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7 bold predictions for 2023 Cowboys offense

Is the sky the limit for Dak Prescott and this offense?

NFL: Philadelphia Eagles at Dallas Cowboys Jerome Miron-USA TODAY Sports

The Cowboys have played their first preseason game, though most starters did not participate. Still, training camp has been enough so far to give us all an idea of how things are going with the offense now that Mike McCarthy is calling the plays. So with that in mind, here are seven bold predictions for the Cowboys offense once the regular season kicks off.

Dak Prescott crosses 4,500 yards and 35 TDs for second time in career

One thing that has seemed apparent from the Cowboys so far in training camp is that they will, indeed, be throwing the ball a lot more than they did last year. Not only that, but much of the focus of McCarthy’s changes on offense are centered on getting the ball out of Dak Prescott’s hands quickly and setting up opportunities for yards after the catch.

Assuming this all works out, Prescott should be in line for a big year. How big? Well, looking at Prescott’s history in the league, as well as the numbers Aaron Rodgers put up when McCarthy called plays for him, it’s conceivable that Prescott could cross 4,500 passing yards and 35 touchdowns for just the second time in his career.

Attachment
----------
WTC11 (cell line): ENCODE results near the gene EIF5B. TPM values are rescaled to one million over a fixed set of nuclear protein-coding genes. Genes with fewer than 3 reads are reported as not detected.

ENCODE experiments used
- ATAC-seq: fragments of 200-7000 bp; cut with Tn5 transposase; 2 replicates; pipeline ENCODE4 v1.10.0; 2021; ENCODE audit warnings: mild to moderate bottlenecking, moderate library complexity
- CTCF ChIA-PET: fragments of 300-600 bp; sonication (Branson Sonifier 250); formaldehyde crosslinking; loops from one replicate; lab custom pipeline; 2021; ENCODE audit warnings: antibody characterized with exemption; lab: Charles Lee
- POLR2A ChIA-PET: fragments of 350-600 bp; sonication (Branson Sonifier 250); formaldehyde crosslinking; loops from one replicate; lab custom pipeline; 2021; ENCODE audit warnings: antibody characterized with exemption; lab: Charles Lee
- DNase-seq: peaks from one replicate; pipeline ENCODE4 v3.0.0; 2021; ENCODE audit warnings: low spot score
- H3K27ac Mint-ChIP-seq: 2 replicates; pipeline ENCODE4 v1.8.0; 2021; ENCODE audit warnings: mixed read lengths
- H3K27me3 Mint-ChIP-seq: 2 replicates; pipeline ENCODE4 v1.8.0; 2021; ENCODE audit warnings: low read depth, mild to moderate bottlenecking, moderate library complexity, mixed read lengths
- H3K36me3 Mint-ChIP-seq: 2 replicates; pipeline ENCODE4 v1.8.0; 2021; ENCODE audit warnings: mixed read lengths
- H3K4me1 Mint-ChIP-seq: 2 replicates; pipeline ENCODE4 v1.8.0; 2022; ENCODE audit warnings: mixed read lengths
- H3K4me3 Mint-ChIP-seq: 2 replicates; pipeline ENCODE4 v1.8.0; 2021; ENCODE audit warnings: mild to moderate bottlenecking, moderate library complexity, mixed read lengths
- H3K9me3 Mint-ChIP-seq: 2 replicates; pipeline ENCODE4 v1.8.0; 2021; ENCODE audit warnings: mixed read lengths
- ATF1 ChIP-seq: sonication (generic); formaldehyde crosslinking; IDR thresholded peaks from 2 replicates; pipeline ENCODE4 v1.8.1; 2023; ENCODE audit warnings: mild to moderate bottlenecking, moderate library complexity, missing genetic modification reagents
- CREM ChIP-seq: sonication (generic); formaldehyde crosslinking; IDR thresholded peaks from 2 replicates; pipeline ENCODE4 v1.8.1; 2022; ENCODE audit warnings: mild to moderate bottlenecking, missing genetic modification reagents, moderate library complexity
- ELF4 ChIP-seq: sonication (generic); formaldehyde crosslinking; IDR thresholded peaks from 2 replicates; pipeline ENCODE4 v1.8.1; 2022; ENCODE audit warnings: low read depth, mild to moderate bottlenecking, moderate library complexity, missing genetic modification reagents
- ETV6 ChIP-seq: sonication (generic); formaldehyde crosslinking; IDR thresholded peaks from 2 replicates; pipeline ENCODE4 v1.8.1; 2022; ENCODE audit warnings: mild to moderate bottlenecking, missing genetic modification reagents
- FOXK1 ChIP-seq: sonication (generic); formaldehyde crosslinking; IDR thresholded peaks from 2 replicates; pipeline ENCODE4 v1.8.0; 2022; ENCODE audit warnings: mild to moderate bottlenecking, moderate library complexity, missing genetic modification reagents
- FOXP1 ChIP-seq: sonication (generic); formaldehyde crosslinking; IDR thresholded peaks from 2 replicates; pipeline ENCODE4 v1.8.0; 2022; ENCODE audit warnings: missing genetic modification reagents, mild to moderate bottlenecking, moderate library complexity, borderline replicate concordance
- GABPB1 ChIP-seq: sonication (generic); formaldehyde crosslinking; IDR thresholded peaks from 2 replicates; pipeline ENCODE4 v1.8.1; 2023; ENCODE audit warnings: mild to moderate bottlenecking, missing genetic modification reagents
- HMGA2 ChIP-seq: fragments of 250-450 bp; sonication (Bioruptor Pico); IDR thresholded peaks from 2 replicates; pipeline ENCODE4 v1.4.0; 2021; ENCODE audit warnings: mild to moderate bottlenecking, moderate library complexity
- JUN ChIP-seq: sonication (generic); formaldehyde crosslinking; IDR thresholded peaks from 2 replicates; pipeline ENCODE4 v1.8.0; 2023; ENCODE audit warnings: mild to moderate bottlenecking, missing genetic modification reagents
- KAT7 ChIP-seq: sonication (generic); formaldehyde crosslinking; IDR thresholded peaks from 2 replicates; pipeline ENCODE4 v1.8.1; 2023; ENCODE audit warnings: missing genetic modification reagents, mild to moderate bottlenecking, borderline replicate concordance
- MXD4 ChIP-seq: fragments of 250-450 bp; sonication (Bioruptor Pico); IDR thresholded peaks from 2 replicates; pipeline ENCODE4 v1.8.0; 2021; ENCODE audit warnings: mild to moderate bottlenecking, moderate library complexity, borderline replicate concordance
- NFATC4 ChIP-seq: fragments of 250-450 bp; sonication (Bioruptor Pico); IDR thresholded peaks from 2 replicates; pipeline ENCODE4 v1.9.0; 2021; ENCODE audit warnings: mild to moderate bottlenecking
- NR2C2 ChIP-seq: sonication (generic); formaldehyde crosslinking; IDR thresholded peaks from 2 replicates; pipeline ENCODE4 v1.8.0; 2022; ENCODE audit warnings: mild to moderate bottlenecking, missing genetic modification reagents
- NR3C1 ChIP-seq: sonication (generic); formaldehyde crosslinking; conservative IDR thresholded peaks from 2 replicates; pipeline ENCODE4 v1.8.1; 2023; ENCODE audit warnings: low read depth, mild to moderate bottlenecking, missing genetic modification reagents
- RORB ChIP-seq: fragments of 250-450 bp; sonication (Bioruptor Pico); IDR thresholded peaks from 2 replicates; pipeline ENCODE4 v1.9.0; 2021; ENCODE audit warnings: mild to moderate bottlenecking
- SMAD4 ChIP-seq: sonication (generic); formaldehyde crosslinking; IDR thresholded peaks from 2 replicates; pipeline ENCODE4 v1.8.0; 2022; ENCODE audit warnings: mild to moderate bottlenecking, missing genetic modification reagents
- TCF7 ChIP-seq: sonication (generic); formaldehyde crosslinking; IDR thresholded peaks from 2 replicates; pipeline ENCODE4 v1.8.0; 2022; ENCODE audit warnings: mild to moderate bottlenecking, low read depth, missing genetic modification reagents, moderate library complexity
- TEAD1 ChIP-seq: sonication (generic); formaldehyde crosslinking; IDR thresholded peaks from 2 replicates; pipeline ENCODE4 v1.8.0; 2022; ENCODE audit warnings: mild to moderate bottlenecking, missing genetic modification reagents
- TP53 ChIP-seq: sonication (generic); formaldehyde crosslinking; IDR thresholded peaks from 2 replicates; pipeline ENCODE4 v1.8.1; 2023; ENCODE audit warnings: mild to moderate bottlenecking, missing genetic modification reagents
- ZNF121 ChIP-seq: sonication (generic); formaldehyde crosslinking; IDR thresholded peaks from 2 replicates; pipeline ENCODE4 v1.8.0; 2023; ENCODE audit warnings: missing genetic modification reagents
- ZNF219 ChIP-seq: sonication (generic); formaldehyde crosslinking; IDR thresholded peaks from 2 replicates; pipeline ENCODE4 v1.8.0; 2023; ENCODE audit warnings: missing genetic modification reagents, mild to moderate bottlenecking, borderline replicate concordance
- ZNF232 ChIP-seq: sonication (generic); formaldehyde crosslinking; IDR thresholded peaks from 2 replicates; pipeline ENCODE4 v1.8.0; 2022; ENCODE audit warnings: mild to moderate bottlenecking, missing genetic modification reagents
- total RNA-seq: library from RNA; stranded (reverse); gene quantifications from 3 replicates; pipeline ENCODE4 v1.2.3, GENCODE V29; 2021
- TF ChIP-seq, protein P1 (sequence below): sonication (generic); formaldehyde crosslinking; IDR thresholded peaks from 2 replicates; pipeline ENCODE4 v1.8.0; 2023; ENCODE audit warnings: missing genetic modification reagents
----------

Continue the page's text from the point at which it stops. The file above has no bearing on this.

The only time Prescott surpassed 4,500 yards was 2019, when he tied his career high for attempts in a season with 569 and totaled 4,902 yards. That was the first season with Kellen Moore calling plays, and the offense was a very pass-happy one. The only time Prescott has thrown more than 35 touchdowns was the 2021, his first full year with McCarthy. This was also the only other year where Prescott attempted 569 passes and he threw 37 touchdowns that year.

Looking at McCarthy’s time with the Packers, Rodgers only ever broke 4,500 yards in a season once (and he hasn’t done it since McCarthy left either). That was the 2011 season, when Rodgers racked up 4,643 yards. He also threw 45 touchdowns (the first of four different seasons under McCarthy throwing more than 35 touchdowns in a year) that year with just six interceptions, winning his first MVP award.

To make things even more impressive, Rodgers only needed 502 attempts to hit those gaudy numbers that year. Prescott has topped 502 attempts three times in his career, and was well on track to do so in both 2020 and 2022 before missing time with injuries. If things get off to a hot start for Prescott and this Texas Coast offense, it should be pretty simple to hit these marks.

Tony Pollard is top five in rushing yards

Tony Pollard hit the 1,000 yard rush mark for the first time in his career last year, and now he’s entering his first season as the unquestioned starter at running back. It’s not a bold prediction to say he’ll top his 1,007 yards from last year, but how much farther can he go?